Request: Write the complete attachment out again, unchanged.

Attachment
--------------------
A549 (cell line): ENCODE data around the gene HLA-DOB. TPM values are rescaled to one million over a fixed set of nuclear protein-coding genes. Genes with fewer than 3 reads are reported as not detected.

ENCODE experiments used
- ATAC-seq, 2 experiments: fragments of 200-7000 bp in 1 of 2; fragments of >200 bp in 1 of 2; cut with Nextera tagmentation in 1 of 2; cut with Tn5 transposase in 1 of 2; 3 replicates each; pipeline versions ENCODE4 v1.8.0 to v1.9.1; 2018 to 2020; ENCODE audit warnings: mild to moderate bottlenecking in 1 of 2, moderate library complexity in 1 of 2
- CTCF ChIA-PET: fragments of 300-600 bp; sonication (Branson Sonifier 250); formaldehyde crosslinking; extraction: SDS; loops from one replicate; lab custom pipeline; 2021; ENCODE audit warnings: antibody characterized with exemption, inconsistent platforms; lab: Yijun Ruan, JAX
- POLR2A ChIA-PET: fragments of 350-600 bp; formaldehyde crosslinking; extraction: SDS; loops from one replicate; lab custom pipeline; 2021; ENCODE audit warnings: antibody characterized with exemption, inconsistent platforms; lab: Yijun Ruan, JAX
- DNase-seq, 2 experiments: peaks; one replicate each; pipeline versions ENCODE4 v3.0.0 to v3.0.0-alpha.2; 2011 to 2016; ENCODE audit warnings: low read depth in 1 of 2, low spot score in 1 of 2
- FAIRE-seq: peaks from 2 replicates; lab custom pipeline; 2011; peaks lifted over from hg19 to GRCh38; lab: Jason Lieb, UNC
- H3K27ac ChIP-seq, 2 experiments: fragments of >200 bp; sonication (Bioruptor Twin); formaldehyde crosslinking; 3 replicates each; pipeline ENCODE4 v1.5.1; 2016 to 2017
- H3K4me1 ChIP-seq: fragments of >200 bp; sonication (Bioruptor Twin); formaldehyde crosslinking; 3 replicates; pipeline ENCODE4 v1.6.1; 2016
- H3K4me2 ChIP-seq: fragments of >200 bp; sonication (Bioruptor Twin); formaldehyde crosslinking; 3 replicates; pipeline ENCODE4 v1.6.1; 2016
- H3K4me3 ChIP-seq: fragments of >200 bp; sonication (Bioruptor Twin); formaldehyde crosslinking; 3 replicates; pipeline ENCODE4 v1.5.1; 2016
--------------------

A549 (cell line): ENCODE data around the gene HLA-DOB. TPM values are rescaled to one million over a fixed set of nuclear protein-coding genes. Genes with fewer than 3 reads are reported as not detected.

ENCODE experiments used
- ATAC-seq, 2 experiments: fragments of 200-7000 bp in 1 of 2; fragments of >200 bp in 1 of 2; cut with Nextera tagmentation in 1 of 2; cut with Tn5 transposase in 1 of 2; 3 replicates each; pipeline versions ENCODE4 v1.8.0 to v1.9.1; 2018 to 2020; ENCODE audit warnings: mild to moderate bottlenecking in 1 of 2, moderate library complexity in 1 of 2
- CTCF ChIA-PET: fragments of 300-600 bp; sonication (Branson Sonifier 250); formaldehyde crosslinking; extraction: SDS; loops from one replicate; lab custom pipeline; 2021; ENCODE audit warnings: antibody characterized with exemption, inconsistent platforms; lab: Yijun Ruan, JAX
- POLR2A ChIA-PET: fragments of 350-600 bp; formaldehyde crosslinking; extraction: SDS; loops from one replicate; lab custom pipeline; 2021; ENCODE audit warnings: antibody characterized with exemption, inconsistent platforms; lab: Yijun Ruan, JAX
- DNase-seq, 2 experiments: peaks; one replicate each; pipeline versions ENCODE4 v3.0.0 to v3.0.0-alpha.2; 2011 to 2016; ENCODE audit warnings: low read depth in 1 of 2, low spot score in 1 of 2
- FAIRE-seq: peaks from 2 replicates; lab custom pipeline; 2011; peaks lifted over from hg19 to GRCh38; lab: Jason Lieb, UNC
- H3K27ac ChIP-seq, 2 experiments: fragments of >200 bp; sonication (Bioruptor Twin); formaldehyde crosslinking; 3 replicates each; pipeline ENCODE4 v1.5.1; 2016 to 2017
- H3K4me1 ChIP-seq: fragments of >200 bp; sonication (Bioruptor Twin); formaldehyde crosslinking; 3 replicates; pipeline ENCODE4 v1.6.1; 2016
- H3K4me2 ChIP-seq: fragments of >200 bp; sonication (Bioruptor Twin); formaldehyde crosslinking; 3 replicates; pipeline ENCODE4 v1.6.1; 2016
- H3K4me3 ChIP-seq: fragments of >200 bp; sonication (Bioruptor Twin); formaldehyde crosslinking; 3 replicates; pipeline ENCODE4 v1.5.1; 2016